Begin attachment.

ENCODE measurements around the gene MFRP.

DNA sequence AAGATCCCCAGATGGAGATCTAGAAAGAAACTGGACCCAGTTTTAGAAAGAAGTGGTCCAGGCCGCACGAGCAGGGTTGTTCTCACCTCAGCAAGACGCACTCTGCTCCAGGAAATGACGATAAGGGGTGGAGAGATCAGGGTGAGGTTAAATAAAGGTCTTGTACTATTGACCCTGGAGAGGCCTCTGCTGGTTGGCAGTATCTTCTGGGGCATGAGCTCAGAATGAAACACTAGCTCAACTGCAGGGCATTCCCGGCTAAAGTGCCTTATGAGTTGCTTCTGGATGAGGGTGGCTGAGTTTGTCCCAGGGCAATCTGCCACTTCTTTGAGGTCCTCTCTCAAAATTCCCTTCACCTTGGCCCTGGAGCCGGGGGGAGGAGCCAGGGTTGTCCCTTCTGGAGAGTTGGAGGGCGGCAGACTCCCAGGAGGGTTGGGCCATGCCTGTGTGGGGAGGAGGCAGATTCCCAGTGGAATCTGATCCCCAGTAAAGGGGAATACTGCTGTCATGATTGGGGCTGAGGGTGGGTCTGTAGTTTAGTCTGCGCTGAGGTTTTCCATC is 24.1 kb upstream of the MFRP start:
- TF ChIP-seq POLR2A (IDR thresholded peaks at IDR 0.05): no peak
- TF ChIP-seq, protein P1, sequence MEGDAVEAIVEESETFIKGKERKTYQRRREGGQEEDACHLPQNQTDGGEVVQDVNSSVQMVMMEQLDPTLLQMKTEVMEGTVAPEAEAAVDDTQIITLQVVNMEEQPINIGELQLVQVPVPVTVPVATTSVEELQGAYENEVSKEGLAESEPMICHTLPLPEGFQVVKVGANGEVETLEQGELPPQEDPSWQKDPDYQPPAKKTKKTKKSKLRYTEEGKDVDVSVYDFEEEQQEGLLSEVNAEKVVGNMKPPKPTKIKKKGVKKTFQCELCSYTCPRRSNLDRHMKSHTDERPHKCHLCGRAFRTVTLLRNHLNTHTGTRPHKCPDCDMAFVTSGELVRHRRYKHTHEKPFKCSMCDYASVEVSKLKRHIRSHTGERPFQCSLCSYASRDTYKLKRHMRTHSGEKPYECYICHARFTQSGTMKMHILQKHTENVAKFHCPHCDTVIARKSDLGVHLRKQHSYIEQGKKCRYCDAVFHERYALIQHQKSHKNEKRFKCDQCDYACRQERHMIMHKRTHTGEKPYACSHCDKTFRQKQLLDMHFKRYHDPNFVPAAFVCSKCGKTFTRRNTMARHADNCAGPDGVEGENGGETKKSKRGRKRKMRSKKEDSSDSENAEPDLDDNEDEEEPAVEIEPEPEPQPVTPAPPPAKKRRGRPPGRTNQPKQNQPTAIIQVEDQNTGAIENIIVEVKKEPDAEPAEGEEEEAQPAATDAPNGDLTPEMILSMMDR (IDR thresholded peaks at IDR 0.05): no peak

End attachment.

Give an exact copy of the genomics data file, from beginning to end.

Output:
ENCODE measurements around the gene MFRP.

DNA sequence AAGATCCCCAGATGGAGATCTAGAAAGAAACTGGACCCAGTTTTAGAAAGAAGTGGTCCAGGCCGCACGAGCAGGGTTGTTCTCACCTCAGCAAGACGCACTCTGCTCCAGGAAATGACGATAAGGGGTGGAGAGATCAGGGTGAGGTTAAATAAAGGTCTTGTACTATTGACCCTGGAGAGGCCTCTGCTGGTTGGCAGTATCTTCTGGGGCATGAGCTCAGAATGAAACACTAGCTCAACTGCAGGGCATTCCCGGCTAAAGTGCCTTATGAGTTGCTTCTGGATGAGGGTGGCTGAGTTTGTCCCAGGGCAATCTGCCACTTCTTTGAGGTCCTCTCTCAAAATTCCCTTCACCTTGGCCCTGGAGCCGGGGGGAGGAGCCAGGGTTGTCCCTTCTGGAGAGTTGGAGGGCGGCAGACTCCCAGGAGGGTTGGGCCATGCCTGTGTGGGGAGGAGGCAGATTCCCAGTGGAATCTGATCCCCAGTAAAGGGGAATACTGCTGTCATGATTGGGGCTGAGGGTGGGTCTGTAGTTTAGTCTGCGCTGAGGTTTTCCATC is 24.1 kb upstream of the MFRP start:
- TF ChIP-seq POLR2A (IDR thresholded peaks at IDR 0.05): no peak
- TF ChIP-seq, protein P1, sequence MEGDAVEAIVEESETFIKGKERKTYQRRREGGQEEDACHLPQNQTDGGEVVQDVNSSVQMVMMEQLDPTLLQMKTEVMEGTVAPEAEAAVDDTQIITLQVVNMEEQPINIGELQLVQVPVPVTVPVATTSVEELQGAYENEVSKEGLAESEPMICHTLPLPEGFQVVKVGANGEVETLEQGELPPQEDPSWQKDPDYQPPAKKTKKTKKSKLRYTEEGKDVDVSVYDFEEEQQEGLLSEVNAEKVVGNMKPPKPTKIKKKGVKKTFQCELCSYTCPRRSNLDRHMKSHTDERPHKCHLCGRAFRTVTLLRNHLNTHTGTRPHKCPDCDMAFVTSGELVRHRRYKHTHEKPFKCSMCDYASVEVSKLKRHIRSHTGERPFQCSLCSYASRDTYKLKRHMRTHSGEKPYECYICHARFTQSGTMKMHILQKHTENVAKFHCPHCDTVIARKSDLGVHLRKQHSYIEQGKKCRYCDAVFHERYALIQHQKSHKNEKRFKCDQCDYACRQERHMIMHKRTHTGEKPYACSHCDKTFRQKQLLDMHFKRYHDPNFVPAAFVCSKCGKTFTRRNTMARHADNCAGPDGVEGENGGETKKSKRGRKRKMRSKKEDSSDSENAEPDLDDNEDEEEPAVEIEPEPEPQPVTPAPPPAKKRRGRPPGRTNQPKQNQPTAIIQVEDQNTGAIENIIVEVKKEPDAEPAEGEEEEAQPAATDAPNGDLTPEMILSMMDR (IDR thresholded peaks at IDR 0.05): no peak